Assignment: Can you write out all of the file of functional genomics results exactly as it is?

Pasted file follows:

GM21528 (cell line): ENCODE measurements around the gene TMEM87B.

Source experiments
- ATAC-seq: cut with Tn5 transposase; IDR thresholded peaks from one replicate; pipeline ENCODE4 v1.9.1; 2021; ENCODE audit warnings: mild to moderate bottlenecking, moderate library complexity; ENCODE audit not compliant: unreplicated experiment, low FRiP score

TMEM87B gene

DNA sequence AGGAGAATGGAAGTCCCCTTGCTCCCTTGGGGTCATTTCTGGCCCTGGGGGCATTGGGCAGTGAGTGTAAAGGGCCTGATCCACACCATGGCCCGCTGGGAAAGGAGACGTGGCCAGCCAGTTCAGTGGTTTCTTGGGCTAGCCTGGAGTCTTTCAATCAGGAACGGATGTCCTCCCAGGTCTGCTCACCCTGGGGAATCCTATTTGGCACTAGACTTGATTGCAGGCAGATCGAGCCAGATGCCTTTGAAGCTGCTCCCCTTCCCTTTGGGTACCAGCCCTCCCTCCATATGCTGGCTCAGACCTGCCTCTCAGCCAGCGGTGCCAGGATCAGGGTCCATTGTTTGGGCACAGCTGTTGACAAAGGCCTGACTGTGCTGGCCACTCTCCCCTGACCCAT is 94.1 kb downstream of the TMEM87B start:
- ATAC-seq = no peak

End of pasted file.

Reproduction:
GM21528 (cell line): ENCODE measurements around the gene TMEM87B.

Source experiments
- ATAC-seq: cut with Tn5 transposase; IDR thresholded peaks from one replicate; pipeline ENCODE4 v1.9.1; 2021; ENCODE audit warnings: mild to moderate bottlenecking, moderate library complexity; ENCODE audit not compliant: unreplicated experiment, low FRiP score

TMEM87B gene

DNA sequence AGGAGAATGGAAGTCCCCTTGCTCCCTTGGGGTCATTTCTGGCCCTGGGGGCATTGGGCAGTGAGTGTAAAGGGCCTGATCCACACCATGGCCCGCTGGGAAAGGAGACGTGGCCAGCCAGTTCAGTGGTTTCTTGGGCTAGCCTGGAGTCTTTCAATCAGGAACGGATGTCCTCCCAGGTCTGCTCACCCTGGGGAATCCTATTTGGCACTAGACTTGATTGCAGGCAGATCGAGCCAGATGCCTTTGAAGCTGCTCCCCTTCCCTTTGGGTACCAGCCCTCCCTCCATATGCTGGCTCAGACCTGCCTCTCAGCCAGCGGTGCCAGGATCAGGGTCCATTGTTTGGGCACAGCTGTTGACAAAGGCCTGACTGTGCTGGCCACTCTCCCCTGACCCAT is 94.1 kb downstream of the TMEM87B start:
- ATAC-seq = no peak